The Everyday Lives of Sovereignty

Published in Cornell University Press, 2021

Recommended citation: Wilson, A. (2021). " 'Everyday Sovereignty in Exile: People, Territory, andResources among Sahrawi Refugees' In Bryant, R. and Reeves, M. (eds)." The Everyday Lives of Sovereignty (Ithaca, Cornell University Press), pp. 134-153.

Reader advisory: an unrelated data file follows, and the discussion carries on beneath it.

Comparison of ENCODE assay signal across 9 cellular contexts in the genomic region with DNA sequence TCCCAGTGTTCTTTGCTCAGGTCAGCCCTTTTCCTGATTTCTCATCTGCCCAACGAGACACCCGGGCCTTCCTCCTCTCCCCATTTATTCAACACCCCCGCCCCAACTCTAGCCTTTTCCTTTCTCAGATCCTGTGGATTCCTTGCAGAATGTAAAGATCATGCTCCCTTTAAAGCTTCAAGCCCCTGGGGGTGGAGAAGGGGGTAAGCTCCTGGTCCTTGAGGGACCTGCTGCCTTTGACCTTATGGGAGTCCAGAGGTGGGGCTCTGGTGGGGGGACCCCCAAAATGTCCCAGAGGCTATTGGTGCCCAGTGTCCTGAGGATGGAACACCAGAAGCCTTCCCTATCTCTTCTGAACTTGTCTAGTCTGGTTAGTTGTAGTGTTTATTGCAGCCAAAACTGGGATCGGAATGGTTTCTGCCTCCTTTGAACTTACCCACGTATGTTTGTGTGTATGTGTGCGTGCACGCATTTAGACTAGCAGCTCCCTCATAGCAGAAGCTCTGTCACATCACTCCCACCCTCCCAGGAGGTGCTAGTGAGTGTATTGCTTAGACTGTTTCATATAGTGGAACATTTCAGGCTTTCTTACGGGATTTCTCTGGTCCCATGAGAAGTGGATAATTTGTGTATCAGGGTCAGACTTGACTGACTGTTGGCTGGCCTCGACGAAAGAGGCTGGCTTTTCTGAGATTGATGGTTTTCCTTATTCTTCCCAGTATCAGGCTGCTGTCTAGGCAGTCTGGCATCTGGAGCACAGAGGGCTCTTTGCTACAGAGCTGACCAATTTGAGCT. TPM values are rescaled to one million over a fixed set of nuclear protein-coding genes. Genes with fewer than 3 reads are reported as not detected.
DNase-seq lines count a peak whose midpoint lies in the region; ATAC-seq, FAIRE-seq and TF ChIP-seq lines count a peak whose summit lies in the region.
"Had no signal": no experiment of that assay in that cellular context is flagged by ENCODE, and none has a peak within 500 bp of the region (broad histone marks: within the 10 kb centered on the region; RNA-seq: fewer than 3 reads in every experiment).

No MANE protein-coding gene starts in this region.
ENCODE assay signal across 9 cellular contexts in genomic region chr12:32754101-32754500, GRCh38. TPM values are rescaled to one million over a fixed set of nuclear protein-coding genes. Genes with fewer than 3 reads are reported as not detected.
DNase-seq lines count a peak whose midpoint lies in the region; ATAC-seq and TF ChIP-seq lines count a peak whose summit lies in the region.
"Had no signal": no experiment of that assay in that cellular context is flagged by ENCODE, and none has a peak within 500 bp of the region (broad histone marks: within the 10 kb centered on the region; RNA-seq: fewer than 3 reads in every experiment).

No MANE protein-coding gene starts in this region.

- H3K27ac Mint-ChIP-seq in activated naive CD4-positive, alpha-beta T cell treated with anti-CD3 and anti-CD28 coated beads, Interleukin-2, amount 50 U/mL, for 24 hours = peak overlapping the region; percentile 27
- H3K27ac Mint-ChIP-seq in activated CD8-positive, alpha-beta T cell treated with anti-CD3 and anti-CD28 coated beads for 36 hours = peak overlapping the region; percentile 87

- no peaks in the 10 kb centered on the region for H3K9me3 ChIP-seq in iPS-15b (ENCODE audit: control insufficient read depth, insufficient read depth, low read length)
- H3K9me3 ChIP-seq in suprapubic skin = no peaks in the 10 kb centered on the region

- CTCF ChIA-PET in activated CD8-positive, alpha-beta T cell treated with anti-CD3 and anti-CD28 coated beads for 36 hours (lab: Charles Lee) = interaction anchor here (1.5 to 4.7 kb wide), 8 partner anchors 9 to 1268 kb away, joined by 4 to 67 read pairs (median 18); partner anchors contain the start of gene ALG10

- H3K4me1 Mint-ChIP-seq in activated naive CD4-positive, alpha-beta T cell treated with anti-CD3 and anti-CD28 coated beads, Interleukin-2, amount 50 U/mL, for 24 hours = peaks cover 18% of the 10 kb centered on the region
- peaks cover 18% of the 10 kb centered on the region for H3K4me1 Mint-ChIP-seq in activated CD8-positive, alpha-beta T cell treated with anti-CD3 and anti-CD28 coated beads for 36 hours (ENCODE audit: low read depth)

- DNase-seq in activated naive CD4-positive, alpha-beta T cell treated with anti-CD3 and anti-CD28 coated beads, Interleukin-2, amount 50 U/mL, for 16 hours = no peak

Understandings of sovereignty have shifted from notions of supreme rule over territory to sovereignty as a social relation. To interrogate this shift‚ and its implications for the relationship between sovereignty, people and territory, this chapter assesses an anomalous case: the exiled revolutionary government of Western Sahara’s liberation movement, based in Algerian refugee camps. In exile with limited access to their claimed territory, Sahrawi refugees nevertheless engage in sovereignty as social relations. These relations play out between people‚ governing authorities and governed constituencies‚ with regard to non-territorial, mobile resources such as rations and refugees’‚ labor. This unusual case suggests how, whether in ordinary or extraordinary (exilic) forms, sovereignty consists of relationships between people playing out in relation to resources, whether territorial or mobile.